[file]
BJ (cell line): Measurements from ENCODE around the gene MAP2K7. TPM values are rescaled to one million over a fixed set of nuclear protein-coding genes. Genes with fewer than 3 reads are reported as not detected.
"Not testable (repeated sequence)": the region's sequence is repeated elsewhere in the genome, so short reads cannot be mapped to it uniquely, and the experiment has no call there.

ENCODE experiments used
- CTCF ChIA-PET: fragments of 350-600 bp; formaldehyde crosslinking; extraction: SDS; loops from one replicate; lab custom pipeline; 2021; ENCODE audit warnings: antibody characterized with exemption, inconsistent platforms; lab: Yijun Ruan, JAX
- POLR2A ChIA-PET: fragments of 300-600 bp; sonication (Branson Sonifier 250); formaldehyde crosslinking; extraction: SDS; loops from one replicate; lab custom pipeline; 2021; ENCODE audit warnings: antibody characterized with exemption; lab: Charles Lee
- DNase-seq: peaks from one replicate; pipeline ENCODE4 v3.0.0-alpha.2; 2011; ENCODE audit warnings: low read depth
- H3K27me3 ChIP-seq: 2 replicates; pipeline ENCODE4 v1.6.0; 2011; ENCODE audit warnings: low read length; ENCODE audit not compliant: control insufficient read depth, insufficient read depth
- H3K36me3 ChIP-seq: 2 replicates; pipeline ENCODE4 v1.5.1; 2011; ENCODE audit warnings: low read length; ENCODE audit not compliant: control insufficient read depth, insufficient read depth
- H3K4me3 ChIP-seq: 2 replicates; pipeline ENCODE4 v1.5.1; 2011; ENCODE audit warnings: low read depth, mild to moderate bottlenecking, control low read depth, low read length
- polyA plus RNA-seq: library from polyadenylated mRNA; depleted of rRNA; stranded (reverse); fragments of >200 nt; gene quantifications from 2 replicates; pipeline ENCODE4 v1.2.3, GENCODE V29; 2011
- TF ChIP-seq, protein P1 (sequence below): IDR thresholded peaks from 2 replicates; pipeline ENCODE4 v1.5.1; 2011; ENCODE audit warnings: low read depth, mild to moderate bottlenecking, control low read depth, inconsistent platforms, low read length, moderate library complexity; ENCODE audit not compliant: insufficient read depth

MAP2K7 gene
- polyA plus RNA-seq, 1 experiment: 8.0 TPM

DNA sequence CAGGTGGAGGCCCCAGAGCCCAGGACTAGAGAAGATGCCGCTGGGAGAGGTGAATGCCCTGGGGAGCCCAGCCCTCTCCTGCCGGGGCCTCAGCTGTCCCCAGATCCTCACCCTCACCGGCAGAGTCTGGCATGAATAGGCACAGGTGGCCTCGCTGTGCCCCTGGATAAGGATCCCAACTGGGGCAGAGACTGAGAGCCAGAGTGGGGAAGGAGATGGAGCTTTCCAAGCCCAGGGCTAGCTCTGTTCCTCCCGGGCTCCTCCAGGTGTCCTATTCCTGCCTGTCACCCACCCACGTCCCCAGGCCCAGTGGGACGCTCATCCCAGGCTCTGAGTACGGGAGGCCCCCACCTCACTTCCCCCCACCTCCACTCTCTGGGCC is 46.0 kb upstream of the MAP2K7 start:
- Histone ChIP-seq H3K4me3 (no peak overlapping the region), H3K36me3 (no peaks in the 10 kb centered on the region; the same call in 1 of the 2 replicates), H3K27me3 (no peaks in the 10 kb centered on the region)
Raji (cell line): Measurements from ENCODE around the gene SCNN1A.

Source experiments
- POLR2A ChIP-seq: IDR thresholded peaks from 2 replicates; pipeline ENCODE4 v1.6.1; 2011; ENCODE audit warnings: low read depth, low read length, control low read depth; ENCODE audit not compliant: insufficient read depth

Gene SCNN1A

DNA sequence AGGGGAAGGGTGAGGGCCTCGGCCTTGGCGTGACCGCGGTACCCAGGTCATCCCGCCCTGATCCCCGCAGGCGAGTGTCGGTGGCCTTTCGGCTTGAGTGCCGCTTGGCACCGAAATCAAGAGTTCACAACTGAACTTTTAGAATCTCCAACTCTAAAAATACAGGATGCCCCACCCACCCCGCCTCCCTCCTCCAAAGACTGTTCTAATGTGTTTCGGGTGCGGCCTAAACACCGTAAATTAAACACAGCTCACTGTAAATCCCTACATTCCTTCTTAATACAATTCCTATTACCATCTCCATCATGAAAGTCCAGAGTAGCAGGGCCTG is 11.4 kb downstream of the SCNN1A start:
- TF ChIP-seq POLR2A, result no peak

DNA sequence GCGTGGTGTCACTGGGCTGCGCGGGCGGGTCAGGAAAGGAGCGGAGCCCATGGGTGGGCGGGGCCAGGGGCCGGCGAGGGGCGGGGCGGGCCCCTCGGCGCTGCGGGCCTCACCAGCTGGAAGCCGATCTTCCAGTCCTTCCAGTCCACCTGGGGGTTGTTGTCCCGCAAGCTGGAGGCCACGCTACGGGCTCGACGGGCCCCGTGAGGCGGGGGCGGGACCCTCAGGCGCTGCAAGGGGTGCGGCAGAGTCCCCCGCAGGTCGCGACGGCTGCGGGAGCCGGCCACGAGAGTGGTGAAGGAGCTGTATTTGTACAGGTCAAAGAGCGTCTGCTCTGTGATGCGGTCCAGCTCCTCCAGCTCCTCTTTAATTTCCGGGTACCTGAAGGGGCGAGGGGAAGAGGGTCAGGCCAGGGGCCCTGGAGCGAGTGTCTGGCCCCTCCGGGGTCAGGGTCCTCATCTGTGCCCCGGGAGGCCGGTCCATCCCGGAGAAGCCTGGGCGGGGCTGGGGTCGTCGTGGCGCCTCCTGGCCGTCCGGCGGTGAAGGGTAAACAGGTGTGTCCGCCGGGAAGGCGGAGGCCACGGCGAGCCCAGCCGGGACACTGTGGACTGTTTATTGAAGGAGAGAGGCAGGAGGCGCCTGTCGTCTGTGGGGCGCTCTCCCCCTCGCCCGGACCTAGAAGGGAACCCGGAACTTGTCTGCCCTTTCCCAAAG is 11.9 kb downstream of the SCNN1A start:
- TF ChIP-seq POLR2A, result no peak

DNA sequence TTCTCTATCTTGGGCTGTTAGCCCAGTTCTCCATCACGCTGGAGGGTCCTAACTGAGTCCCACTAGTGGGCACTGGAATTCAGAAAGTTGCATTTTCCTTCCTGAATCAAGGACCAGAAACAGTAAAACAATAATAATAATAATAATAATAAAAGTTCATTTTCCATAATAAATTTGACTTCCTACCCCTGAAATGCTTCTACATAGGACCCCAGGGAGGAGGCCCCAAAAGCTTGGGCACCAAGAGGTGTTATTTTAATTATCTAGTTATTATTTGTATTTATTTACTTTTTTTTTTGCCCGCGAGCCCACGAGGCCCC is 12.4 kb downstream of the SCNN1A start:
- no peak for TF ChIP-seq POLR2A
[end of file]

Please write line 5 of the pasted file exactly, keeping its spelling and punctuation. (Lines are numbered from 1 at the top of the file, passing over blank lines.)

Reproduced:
- POLR2A ChIA-PET: fragments of 300-600 bp; sonication (Branson Sonifier 250); formaldehyde crosslinking; extraction: SDS; loops from one replicate; lab custom pipeline; 2021; ENCODE audit warnings: antibody characterized with exemption; lab: Charles Lee